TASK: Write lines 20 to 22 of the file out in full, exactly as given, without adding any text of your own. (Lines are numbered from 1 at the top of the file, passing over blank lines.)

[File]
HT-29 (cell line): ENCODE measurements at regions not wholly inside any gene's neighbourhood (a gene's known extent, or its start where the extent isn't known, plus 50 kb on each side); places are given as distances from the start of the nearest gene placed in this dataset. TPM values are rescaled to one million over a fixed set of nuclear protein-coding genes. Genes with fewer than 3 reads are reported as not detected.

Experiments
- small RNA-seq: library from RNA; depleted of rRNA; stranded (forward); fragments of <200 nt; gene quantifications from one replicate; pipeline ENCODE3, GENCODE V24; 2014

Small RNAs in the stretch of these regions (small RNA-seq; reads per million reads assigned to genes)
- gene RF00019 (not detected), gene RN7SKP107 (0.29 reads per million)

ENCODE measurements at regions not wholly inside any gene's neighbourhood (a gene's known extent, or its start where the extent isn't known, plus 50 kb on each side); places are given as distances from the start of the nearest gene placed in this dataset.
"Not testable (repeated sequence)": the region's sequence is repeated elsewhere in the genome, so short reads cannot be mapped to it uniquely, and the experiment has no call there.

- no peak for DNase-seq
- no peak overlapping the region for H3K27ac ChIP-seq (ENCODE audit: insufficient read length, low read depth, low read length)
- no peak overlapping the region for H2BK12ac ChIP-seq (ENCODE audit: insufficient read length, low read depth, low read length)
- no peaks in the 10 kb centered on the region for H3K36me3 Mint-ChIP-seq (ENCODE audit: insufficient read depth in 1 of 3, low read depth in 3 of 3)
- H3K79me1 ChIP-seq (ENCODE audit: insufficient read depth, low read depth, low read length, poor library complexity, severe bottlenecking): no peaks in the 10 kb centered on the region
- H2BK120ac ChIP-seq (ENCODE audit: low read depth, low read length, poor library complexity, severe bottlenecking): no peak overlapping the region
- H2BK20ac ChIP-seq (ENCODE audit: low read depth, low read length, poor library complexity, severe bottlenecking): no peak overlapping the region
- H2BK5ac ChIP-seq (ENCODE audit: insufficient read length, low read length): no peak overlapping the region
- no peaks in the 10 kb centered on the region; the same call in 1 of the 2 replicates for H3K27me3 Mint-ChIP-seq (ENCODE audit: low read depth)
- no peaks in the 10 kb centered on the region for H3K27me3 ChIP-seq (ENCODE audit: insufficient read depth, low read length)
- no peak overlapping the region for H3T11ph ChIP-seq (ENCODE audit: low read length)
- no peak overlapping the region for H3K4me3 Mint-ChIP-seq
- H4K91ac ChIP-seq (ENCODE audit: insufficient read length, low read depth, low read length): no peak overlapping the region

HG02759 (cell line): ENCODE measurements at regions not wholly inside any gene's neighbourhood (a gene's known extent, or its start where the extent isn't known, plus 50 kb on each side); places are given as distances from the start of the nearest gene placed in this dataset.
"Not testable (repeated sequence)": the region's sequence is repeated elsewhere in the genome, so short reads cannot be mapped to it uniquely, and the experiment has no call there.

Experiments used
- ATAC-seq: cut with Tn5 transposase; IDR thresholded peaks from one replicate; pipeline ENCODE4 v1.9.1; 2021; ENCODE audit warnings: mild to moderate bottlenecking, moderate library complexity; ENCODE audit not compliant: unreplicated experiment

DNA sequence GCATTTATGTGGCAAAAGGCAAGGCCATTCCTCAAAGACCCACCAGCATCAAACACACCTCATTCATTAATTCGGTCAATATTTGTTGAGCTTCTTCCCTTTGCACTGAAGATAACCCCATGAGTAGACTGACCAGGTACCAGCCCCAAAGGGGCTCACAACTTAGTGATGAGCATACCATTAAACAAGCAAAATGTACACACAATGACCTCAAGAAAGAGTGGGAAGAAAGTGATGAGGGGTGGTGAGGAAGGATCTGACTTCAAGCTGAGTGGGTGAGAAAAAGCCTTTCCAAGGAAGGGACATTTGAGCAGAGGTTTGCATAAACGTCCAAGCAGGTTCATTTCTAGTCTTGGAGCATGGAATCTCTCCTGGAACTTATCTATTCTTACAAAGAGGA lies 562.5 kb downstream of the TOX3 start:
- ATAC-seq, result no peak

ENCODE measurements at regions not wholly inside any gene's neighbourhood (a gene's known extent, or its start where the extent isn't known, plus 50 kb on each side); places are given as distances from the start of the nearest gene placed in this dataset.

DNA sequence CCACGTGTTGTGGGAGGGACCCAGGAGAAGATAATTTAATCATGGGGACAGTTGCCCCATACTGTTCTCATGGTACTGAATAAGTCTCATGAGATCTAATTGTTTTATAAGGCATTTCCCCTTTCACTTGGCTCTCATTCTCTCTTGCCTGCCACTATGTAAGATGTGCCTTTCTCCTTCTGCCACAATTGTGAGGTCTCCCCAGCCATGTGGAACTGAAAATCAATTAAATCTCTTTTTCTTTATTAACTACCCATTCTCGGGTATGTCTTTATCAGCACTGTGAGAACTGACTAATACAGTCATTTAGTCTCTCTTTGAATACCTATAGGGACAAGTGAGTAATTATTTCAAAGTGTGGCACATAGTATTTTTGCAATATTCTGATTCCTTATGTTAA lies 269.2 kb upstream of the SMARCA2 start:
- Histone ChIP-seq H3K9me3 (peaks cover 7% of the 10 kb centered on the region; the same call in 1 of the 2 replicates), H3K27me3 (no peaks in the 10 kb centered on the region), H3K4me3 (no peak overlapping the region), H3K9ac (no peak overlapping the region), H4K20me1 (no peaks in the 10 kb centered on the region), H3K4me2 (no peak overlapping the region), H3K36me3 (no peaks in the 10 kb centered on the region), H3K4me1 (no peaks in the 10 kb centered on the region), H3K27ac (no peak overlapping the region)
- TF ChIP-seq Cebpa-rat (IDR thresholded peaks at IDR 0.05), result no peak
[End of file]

- H4K91ac ChIP-seq (ENCODE audit: insufficient read length, low read depth, low read length): no peak overlapping the region

HG02759 (cell line): ENCODE measurements at regions not wholly inside any gene's neighbourhood (a gene's known extent, or its start where the extent isn't known, plus 50 kb on each side); places are given as distances from the start of the nearest gene placed in this dataset.
"Not testable (repeated sequence)": the region's sequence is repeated elsewhere in the genome, so short reads cannot be mapped to it uniquely, and the experiment has no call there.